by Morgan Smith
Imagine if someone called your people, "drug dealers, criminals and rapists." Imagine someone repeatedly claiming that you would pay for the wall between your two countries. Imagine someone dumping thousands of migrants on your border and expecting you to care for them. Imagine someone waiting until a prominent citizen of yours (Salvador Cienfuegos, ex-defense Minister) stepped off a plane in their country and then arresting that person without a word of warning to you?
Despite all these insults, Mexico's President, Andrés Manuel López Obrador *(better known as AMLO) remained a Trump supporter and, although claiming to be fiercely independent, seemed totally subservient to our former president. Even after the US elections results were repeatedly verified, he has struggled to reach out and congratulate the winner, Joe Biden.
What does this mean for our two countries with so much in common and so in need of a strong working relationship between its leaders? Here is a list of some of the issues that need to be addressed.
1. On July 1, 2020, the United States Mexico Canada Agreement replaced NAFTA. As a result of NAFTA, Canada and Mexico became the U.S.'s largest trade partners and helped create thousands of new jobs in all three countries. This new agreement can do even more but needs leadership from the top. This will have huge benefits in terms of increased trade for states like Texas and New Mexico.
2. President Biden proposes to reinvigorate U.S. manufacturing and bring jobs home. I believe that that will result in a shift away from China and more emphasis on U.S.-Mexico manufacturing joint ventures, another economic plus for both countries.
3. How will the two presidents work on immigration issues? For example, will AMLO feel compelled to continue posting his soldiers at the border wall at great cost to his government?
4. Because of the Cienfuegos case where American officials arrested this former high-ranking Mexican official in the U.S. without warning their Mexican counterparts, our drug interdiction partnership is in shambles. This happened under Trump's watch. Can Biden repair the damage and, if so, how?
5. Migrants will continue to flee Central American countries like Guatemala, Honduras and El Salvador. What can the U.S. and Mexico do together to help alleviate the violence in those countries so that the pressure to flee is lessened?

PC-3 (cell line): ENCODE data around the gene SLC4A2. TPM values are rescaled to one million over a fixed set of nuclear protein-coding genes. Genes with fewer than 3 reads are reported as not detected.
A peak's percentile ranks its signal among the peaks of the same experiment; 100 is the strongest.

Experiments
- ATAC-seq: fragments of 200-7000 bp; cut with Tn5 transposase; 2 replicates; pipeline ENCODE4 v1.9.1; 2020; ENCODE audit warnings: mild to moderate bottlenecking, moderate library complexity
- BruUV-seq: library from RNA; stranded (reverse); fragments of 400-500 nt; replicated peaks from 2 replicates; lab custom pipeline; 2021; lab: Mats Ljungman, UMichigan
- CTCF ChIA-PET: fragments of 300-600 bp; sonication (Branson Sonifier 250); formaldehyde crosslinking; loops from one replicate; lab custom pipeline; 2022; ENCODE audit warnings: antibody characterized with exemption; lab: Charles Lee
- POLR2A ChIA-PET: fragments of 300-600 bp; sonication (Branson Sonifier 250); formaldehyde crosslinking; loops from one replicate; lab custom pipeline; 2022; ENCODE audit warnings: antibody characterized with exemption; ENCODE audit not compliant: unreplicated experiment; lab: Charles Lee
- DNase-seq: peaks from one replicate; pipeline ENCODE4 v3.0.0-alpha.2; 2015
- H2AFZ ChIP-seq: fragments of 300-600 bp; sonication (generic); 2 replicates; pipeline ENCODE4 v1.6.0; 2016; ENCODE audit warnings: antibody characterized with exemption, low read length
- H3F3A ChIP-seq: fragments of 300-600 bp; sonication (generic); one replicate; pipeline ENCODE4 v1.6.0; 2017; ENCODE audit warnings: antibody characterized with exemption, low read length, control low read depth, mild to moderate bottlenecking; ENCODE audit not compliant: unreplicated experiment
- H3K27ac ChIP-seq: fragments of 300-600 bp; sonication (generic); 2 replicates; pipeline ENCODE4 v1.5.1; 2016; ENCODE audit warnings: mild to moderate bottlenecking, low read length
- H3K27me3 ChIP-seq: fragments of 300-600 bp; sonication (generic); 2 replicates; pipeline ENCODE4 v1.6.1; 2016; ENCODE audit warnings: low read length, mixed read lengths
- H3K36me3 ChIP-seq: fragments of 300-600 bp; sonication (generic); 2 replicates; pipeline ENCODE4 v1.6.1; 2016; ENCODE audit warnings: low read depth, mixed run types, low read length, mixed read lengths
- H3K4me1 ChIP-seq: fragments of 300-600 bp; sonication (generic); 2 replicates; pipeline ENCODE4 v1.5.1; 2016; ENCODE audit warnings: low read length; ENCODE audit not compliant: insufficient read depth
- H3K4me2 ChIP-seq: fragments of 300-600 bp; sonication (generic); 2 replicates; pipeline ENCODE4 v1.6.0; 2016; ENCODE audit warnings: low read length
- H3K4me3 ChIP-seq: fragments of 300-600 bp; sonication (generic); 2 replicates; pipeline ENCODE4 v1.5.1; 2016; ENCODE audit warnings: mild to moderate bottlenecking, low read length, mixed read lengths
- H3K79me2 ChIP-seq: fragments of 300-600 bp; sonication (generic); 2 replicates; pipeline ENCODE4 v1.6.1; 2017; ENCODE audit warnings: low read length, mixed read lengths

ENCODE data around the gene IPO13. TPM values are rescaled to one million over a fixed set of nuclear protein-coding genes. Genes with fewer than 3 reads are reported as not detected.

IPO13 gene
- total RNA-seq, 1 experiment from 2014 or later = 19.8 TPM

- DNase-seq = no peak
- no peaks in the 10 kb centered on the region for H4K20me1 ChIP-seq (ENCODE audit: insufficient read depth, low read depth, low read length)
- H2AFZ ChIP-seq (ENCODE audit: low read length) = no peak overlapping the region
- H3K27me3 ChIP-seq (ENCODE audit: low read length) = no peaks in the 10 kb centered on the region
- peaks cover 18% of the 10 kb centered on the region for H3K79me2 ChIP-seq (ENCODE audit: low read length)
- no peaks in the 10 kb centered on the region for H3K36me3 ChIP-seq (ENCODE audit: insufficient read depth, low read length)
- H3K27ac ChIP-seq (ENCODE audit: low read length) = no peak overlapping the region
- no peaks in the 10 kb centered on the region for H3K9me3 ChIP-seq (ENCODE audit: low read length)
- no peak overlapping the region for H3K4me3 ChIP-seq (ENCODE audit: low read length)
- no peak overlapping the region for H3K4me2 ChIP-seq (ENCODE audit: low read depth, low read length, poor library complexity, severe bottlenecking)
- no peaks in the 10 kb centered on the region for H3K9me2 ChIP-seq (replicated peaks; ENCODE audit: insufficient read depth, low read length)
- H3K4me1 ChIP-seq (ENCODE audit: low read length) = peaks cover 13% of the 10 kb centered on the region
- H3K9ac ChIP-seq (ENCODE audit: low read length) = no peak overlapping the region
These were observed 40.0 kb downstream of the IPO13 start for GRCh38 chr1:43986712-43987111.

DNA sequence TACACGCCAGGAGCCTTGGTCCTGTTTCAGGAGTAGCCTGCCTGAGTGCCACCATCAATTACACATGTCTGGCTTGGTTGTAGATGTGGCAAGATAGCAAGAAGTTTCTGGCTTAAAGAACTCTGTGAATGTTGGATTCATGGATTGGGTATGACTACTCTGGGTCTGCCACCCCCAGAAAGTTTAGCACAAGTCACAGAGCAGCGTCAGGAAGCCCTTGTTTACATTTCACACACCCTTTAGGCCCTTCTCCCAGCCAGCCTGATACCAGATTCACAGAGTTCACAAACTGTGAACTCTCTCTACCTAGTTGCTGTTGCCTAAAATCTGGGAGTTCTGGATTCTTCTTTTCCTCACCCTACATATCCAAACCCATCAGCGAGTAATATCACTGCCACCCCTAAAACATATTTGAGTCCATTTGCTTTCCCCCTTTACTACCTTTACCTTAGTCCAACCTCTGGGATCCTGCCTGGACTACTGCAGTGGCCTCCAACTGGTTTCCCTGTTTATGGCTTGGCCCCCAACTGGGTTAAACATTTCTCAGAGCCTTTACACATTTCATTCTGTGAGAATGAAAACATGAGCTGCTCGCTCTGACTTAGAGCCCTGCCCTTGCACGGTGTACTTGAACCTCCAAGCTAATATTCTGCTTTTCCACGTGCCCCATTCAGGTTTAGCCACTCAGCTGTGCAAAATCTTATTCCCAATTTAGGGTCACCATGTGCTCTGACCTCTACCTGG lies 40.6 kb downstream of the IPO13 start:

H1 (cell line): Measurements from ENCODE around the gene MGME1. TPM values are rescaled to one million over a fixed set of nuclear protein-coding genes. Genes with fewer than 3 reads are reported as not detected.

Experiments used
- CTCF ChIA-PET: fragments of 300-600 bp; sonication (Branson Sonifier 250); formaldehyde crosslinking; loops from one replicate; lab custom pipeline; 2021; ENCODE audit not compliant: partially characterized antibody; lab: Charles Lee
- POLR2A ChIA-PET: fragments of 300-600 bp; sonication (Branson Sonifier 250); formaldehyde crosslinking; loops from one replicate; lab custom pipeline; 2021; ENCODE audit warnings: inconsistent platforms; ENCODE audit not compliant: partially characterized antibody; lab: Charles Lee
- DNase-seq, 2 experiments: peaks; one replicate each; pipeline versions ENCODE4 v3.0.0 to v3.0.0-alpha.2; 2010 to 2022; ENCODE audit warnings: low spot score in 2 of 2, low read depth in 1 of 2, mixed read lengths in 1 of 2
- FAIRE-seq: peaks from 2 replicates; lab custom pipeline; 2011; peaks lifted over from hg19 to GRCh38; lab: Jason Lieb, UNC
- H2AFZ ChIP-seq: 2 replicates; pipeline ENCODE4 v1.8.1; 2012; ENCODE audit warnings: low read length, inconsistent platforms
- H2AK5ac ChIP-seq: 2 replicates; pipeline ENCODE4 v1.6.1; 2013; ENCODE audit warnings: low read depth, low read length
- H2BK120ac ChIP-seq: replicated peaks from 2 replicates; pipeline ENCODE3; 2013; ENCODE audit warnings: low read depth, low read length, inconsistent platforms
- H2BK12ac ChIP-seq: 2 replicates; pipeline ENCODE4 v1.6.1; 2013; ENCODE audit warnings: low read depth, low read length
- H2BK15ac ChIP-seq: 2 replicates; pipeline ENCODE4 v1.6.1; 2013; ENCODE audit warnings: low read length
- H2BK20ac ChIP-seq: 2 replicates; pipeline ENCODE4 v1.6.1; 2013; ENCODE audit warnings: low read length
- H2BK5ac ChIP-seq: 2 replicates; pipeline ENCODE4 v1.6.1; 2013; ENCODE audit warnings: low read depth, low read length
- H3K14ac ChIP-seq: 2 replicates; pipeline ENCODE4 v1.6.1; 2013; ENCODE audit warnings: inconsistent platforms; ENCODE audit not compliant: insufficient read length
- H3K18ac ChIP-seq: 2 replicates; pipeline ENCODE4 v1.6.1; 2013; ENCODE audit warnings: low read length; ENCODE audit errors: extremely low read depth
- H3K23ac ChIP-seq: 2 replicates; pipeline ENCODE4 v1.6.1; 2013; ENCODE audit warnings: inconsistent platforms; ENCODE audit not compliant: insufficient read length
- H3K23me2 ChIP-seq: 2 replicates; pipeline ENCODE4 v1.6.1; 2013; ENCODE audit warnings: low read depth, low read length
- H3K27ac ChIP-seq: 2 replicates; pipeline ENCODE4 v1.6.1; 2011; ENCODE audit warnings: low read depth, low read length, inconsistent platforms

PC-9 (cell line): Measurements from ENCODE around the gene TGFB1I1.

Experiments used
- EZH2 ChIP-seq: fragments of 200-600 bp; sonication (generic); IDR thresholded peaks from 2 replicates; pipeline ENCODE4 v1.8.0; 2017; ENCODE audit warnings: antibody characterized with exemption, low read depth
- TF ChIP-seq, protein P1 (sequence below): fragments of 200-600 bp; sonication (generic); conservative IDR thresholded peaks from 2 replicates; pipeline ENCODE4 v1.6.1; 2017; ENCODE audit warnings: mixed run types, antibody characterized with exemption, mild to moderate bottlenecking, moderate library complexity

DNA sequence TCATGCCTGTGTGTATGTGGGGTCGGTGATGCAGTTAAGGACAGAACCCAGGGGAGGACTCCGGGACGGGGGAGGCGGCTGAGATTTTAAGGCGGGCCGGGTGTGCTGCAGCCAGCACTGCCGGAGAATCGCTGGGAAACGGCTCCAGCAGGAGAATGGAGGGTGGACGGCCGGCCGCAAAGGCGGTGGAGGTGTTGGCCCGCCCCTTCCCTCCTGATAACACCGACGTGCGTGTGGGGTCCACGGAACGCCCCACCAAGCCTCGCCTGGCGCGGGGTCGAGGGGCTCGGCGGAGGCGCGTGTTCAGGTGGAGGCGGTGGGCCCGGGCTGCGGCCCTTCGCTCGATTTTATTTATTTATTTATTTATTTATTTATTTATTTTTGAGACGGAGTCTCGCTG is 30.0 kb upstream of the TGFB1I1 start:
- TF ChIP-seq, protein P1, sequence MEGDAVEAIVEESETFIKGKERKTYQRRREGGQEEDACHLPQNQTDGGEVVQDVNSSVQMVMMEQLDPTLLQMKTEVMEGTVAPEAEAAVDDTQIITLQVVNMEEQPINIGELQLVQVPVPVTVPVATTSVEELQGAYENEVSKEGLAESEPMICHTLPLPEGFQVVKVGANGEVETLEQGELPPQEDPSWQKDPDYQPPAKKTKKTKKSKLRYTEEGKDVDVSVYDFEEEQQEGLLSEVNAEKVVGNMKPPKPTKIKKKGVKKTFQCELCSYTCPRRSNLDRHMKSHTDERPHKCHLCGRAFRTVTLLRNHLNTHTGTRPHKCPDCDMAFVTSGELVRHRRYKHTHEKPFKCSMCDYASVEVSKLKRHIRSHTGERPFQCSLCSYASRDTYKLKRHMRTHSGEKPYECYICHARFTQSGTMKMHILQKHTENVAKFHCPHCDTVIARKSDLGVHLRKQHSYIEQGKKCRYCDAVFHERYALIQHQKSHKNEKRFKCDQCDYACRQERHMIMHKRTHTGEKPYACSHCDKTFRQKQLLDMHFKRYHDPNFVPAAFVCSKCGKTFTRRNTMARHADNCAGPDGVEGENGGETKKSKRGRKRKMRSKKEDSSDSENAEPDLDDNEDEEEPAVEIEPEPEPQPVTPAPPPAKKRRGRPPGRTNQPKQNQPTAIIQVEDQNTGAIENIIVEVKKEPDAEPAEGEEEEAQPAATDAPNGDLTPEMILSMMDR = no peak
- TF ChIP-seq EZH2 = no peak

6. Through the efforts of Attorneys General in the western United States, Mexican judges and prosecutors are being trained in more effective prosecutorial and judicial processes, the hope being to improve the dismal rate of successful prosecutions in Mexico. Can this be expanded? How can the violence in cities like Juárez ever be reduced if the perpetrators know what they won't be arrested and prosecuted?
7. Trump's "Remain in Mexico" program exposed the lack of health care and public services as well as the extreme violence on the Mexican border. Can a joint Mexico-U.S. task force be formed to alleviate these issues?
8. AMLO has rejected the idea of foreign investment in oil exploration in Mexico, thus cutting off the opportunity to bring new investment and technology to his floundering oil ministry, PEMEX. Can that be reconsidered?
9. AMLO is now recovering from COVID and is perhaps recognizing how deadly it has been for his country. Could he and Biden team up on a preventative program at least for border areas like El Paso and Juárez?
10. Border security will continue to be an issue and former Congresswoman Xochitl Torres Small introduced legislation to upgrade technology at ports of entry in order to stem the flow of illegal drugs into the U.S. Could the U.S. and Mexico work together, not only to stem the flow of drugs north but also the movement of weapons south into Mexico? The United States faces huge and very complicated foreign policy issues, China and Russia being the most difficult. In comparison, these U.S.-Mexico issues are relatively simple with positive benefits on both sides. It's time, therefore, for these two leaders to form a partnership and for AMLO, in particular, to reach out to Joe Biden.
Morgan Smith writes frequently on border issues and can be reached at Morganfirstname.lastname@example.org